On 10/6/05, Alfred Bailey <alfred.bailey@...> wrote:

                          Hi All,

                           

                          How does one become a CSM trainer?

                           

                          Thanks

                           




                          To Post a message, send it to:   scrumdevelopment@...
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                          USA, Inc. and are intended only for the addressee(s).
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                          copying, distributing, or using such information is strictly prohibited and may
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                        • Joseph Pelrine
                          ... Unfortunately, you re wrong. There are trainers who haven t qualified as practitioners. Only Ken can explain this. Cheers -- Joseph Pelrine [ | ] MetaProg
                          Message 12 of 17 , Oct 25 10:54 AM
                            At 19:33 25.10.2005, you wrote:

                            Hi
                            ALfred,


                            You'd have to be a CSM practitioner, then ask Ken to become a trainer, then co-teach with him. And wash his car 3 times :-)

                            Unfortunately, you're wrong. There are trainers who haven't qualified as practitioners. Only Ken can explain this.

                            Cheers

                            --
                            Joseph Pelrine [ | ]
                            MetaProg GmbH
                            Email: jpelrine@...
                            Web:   http://www.metaprog.com

                            You don't become enormously successful without encountering some really interesting problems.
                            - Mark Victor Hansen

                          • woynam
                            Does Ken assume the role of Mr. Wax on, Wax off Miyagi? :-) ... trainer, then ... scrumdevelopment ...
                            Message 13 of 17 , Oct 25 1:53 PM
                              Does Ken assume the role of Mr. "Wax on, Wax off" Miyagi? :-)

                              --- In scrumdevelopment@yahoogroups.com, Hubert Smits
                              <hubert.smits@g...> wrote:
                              >
                              > Hi ALfred,
                              >
                              >
                              >
                              > You'd have to be a CSM practitioner, then ask Ken to become a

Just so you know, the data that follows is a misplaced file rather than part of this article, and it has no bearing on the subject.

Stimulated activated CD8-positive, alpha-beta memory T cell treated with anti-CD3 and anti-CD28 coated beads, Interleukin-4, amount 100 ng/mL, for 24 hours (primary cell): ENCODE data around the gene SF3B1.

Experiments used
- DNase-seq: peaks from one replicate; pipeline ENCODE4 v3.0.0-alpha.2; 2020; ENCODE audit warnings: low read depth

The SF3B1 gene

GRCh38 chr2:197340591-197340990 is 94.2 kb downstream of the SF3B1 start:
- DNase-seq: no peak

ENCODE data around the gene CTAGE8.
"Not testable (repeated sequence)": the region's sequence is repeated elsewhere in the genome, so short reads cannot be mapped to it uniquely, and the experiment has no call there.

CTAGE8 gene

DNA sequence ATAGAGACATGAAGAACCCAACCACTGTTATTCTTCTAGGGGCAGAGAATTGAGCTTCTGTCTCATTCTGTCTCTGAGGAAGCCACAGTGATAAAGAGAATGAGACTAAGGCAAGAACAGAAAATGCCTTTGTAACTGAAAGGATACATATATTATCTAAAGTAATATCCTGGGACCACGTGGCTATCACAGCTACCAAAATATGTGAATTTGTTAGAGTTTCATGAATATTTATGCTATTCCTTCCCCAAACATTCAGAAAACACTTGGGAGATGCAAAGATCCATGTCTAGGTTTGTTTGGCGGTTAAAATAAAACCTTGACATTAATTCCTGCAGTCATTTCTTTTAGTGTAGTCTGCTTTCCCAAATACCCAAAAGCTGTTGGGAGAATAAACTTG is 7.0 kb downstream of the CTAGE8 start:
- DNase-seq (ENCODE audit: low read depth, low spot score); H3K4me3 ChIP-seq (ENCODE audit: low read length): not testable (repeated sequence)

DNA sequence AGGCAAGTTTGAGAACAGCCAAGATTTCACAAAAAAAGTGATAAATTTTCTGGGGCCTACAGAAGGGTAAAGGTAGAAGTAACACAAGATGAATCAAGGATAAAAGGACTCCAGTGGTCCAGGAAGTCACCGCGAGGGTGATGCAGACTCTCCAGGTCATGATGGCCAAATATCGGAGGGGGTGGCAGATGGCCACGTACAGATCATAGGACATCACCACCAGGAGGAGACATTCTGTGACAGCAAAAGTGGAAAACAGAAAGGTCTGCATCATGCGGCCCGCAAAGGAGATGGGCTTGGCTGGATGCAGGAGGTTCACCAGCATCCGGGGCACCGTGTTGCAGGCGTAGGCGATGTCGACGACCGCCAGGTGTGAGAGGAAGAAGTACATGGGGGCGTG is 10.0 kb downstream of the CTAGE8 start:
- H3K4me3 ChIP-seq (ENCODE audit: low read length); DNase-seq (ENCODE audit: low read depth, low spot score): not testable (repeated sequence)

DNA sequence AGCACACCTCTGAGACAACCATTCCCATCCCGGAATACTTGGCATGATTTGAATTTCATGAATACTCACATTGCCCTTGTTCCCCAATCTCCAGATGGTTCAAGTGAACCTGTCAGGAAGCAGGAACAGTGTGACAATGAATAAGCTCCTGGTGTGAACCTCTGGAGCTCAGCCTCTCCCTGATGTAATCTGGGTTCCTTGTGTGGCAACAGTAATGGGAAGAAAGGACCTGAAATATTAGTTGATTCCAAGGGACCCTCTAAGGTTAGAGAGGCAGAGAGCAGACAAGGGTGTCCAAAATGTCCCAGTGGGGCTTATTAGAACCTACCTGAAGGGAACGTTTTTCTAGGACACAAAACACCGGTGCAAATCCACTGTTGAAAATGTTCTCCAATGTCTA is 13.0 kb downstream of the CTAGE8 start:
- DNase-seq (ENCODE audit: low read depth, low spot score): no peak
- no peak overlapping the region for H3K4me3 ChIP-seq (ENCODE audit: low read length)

trainer, then
                              > co-teach with him. And wash his car 3 times :-)
                              >
                              > --Hubert
                              >
                              >
                              > On 10/6/05, Alfred Bailey <alfred.bailey@m...> wrote:
                              > >
                              > > Hi All,
                              > >
                              > > How does one become a CSM trainer?
                              > >
                              > > Thanks
                              > >
                              > > ------------------------------
                              > >
                              > >
                              > > To Post a message, send it to: scrumdevelopment@e...
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                              > > scrumdevelopment-unsubscribe@e...
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                              > > otherwise confidential information. Unauthorized review, forwarding,
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                            • Alfred Bailey
                              I have met Ken, he does have a Mr Miyagi bout him.lol At least I don t have to paint the fence.. :-| Alf _____ From: scrumdevelopment@yahoogroups.com
                              Message 14 of 17 , Oct 26 12:36 AM

                                I have met Ken, he does have a Mr Miyagi bout him…lol

                                 

                                At least I don’t have to paint the fence…. K

                                 

                                Alf

                                 


                                From: scrumdevelopment@yahoogroups.com [mailto:scrumdevelopment@yahoogroups.com] On Behalf Of woynam
                                Sent: 25 October 2005 21:54
                                To: scrumdevelopment@yahoogroups.com
                                Subject: [scrumdevelopment] Re: Scrumaster trainer

                                 


                                Does Ken assume the role of Mr. "Wax on, Wax off" Miyagi? :-)

                                --- In scrumdevelopment@yahoogroups.com, Hubert Smits
                                <hubert.smits@g...> wrote:
                                >
                                > Hi ALfred,
                                >
                                >
                                >
                                > You'd have to be a CSM practitioner, then ask Ken to become a
                                trainer, then
                                > co-teach with him. And wash his car 3 times :-)
                                >
                                > --Hubert
                                >
                                >
                                > On 10/6/05, Alfred Bailey <alfred.bailey@m...> wrote:
                                > >
                                > >  Hi All,
                                > >
                                > >  How does one become a CSM trainer?